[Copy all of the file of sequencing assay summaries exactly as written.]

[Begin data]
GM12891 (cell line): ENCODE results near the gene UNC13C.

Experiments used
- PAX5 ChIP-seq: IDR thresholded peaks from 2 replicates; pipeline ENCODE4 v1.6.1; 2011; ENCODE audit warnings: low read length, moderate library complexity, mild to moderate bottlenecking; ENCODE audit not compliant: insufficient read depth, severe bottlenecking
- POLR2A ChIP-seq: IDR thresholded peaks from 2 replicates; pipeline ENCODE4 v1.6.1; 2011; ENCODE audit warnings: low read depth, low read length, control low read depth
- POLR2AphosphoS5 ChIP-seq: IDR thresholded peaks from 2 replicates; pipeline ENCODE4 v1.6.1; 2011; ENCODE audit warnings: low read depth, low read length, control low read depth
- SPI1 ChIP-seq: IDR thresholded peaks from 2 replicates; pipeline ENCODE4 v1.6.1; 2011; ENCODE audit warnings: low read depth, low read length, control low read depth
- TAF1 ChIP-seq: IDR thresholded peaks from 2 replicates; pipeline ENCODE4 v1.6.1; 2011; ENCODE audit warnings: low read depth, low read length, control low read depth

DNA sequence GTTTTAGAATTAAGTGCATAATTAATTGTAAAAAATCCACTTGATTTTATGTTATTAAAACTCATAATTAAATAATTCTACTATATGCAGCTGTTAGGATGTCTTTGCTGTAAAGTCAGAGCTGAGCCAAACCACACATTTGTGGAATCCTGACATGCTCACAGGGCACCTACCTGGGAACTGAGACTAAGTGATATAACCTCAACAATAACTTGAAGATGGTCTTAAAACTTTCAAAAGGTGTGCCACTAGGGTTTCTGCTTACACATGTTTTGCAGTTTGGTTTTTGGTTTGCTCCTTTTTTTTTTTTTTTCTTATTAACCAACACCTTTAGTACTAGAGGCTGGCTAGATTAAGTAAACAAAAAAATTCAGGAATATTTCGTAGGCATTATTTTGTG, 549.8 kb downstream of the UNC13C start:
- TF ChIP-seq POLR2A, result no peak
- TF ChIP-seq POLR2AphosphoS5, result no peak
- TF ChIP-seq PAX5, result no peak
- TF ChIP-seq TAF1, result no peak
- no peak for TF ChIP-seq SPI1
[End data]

GM12891 (cell line): ENCODE results near the gene UNC13C.

Experiments used
- PAX5 ChIP-seq: IDR thresholded peaks from 2 replicates; pipeline ENCODE4 v1.6.1; 2011; ENCODE audit warnings: low read length, moderate library complexity, mild to moderate bottlenecking; ENCODE audit not compliant: insufficient read depth, severe bottlenecking
- POLR2A ChIP-seq: IDR thresholded peaks from 2 replicates; pipeline ENCODE4 v1.6.1; 2011; ENCODE audit warnings: low read depth, low read length, control low read depth
- POLR2AphosphoS5 ChIP-seq: IDR thresholded peaks from 2 replicates; pipeline ENCODE4 v1.6.1; 2011; ENCODE audit warnings: low read depth, low read length, control low read depth
- SPI1 ChIP-seq: IDR thresholded peaks from 2 replicates; pipeline ENCODE4 v1.6.1; 2011; ENCODE audit warnings: low read depth, low read length, control low read depth
- TAF1 ChIP-seq: IDR thresholded peaks from 2 replicates; pipeline ENCODE4 v1.6.1; 2011; ENCODE audit warnings: low read depth, low read length, control low read depth

DNA sequence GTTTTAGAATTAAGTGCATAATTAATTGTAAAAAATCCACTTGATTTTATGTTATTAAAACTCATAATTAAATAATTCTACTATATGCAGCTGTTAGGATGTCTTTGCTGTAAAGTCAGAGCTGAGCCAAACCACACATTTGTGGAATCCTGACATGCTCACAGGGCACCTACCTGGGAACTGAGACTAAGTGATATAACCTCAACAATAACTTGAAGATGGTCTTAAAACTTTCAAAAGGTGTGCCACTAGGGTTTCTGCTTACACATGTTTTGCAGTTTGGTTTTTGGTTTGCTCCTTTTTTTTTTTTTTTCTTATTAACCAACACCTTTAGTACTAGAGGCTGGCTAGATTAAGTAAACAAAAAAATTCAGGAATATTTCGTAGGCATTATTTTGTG, 549.8 kb downstream of the UNC13C start:
- TF ChIP-seq POLR2A, result no peak
- TF ChIP-seq POLR2AphosphoS5, result no peak
- TF ChIP-seq PAX5, result no peak
- TF ChIP-seq TAF1, result no peak
- no peak for TF ChIP-seq SPI1